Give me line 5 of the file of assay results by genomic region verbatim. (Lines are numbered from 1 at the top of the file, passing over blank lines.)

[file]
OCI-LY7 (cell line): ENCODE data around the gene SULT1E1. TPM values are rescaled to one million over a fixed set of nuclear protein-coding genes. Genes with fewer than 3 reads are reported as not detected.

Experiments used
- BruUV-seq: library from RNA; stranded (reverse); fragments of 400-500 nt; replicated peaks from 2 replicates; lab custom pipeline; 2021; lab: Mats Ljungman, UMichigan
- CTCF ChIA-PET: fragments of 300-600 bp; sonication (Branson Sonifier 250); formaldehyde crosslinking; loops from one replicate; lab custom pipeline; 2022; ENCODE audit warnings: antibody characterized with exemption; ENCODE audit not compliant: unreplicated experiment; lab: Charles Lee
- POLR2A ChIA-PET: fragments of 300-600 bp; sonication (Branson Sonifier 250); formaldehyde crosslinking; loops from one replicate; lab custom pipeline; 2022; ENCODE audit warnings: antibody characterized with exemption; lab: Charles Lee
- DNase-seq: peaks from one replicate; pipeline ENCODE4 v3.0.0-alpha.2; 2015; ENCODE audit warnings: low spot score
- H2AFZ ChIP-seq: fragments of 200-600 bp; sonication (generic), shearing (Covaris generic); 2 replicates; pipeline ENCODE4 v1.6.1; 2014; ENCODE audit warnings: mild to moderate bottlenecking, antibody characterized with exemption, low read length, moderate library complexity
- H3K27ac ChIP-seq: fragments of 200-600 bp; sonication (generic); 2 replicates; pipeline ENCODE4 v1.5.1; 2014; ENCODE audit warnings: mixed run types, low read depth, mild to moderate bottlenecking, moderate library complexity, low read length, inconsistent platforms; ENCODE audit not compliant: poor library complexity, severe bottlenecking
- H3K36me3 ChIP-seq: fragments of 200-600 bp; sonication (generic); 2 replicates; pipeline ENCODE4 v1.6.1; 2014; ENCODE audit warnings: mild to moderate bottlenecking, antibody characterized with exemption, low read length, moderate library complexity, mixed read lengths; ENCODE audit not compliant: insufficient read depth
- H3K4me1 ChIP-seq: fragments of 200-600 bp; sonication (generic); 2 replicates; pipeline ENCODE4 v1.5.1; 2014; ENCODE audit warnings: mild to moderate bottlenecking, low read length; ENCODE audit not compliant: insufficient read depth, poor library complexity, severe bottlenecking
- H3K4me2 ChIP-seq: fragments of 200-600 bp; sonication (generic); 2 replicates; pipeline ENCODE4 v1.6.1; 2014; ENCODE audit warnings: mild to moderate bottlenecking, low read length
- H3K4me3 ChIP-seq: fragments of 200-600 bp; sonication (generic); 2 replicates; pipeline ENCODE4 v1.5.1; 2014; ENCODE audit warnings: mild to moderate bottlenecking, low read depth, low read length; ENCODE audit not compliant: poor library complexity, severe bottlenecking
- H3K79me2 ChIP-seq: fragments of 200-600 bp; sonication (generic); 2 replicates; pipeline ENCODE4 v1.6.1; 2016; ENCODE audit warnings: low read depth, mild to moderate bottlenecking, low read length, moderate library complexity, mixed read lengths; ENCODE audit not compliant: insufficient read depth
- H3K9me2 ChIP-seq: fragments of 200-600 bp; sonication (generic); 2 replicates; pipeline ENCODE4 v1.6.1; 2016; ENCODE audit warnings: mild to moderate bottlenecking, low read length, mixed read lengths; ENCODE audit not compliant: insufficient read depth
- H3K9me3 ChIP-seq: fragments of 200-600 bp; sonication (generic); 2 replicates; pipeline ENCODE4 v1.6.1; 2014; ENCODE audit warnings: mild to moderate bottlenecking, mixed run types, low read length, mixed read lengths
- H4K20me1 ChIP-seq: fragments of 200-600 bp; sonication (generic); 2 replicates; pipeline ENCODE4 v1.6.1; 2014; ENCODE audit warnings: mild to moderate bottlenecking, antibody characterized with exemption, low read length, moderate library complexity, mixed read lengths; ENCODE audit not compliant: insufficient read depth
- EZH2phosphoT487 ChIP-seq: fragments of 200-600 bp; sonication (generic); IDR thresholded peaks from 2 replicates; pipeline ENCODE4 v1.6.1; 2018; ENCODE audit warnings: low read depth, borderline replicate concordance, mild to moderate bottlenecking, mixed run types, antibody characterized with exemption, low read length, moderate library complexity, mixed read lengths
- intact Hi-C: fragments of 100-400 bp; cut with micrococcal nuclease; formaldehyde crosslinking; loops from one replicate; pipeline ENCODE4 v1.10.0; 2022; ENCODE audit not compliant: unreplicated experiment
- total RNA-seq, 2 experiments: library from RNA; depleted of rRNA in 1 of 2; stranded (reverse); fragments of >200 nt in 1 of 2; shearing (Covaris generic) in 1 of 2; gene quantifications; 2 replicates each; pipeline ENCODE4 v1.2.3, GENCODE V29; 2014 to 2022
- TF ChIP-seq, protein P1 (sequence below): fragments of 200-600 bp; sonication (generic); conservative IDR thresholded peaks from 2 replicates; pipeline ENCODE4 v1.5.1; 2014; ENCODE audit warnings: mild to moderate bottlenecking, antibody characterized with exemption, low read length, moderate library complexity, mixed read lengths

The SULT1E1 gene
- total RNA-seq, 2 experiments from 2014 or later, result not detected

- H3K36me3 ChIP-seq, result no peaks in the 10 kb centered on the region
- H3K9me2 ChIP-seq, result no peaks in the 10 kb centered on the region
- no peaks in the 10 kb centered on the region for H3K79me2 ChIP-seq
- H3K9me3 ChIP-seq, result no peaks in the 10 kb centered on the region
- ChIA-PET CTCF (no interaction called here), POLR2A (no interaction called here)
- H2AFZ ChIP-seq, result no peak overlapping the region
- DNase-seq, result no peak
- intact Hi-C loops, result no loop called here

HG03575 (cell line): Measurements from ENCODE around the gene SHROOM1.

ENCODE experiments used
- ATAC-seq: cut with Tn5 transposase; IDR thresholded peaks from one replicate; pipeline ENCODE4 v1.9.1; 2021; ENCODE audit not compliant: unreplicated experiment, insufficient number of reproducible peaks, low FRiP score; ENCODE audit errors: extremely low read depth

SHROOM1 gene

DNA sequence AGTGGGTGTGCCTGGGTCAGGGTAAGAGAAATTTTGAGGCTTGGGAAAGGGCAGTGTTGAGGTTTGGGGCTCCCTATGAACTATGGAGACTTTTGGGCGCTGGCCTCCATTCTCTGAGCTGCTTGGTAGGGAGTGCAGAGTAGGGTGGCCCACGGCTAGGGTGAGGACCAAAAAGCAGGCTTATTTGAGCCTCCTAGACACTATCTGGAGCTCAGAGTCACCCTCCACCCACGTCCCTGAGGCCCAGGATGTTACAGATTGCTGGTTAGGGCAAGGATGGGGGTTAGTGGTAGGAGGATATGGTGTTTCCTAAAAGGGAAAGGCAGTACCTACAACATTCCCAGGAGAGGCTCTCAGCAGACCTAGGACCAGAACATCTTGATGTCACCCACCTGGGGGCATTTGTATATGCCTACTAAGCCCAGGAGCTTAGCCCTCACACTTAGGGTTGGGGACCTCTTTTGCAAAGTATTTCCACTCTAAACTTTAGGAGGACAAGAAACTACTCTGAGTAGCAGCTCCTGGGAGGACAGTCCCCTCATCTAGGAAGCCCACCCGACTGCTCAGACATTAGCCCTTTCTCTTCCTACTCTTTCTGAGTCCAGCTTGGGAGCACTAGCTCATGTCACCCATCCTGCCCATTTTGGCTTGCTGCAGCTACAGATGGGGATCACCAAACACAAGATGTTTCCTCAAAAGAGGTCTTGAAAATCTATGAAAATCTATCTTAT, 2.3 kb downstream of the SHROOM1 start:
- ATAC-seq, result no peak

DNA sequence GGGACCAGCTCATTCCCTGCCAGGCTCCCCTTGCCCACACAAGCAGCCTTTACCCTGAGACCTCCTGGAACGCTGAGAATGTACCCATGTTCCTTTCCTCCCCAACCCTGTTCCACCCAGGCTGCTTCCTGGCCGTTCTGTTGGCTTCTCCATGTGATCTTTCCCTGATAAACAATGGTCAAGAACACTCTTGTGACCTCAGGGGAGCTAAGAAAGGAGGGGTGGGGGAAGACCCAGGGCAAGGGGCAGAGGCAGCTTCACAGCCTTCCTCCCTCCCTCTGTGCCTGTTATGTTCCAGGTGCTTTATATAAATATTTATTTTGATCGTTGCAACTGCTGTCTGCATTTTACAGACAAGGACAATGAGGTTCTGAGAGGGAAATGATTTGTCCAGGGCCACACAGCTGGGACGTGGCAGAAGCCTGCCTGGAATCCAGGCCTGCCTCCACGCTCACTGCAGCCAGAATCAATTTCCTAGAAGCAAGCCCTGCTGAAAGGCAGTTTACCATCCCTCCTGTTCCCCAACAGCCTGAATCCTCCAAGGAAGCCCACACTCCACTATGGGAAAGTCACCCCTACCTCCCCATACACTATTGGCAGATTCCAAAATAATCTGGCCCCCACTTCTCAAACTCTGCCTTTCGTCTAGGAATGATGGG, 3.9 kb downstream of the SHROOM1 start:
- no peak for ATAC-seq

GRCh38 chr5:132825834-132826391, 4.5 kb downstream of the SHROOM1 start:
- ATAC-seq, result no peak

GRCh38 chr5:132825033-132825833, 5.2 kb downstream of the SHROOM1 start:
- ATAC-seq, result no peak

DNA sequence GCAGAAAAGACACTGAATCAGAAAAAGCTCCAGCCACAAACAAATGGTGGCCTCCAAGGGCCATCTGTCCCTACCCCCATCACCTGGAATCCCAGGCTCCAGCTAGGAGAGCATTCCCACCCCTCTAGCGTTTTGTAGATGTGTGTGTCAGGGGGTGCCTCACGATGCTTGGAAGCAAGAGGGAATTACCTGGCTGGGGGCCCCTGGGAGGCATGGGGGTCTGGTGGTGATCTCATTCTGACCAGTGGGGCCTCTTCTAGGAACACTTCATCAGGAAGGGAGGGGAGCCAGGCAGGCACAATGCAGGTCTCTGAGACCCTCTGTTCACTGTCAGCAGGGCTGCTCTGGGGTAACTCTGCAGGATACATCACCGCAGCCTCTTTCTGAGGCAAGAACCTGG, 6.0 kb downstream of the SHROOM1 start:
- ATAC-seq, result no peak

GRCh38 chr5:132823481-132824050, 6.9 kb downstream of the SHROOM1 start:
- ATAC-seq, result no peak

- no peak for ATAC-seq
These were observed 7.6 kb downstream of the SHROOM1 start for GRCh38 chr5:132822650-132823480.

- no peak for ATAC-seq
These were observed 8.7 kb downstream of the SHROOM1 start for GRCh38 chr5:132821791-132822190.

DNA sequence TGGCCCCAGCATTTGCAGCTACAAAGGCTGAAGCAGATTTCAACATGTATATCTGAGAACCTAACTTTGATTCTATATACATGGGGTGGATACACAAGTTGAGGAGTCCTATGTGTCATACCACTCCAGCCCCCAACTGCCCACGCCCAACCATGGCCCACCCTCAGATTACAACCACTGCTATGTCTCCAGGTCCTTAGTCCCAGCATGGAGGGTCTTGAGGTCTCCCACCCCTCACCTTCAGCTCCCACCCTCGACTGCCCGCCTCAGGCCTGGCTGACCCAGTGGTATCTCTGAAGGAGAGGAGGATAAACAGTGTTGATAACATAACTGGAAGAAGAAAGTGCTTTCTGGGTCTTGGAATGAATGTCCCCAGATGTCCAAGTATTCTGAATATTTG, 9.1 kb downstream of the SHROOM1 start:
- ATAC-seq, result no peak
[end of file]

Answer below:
- POLR2A ChIA-PET: fragments of 300-600 bp; sonication (Branson Sonifier 250); formaldehyde crosslinking; loops from one replicate; lab custom pipeline; 2022; ENCODE audit warnings: antibody characterized with exemption; lab: Charles Lee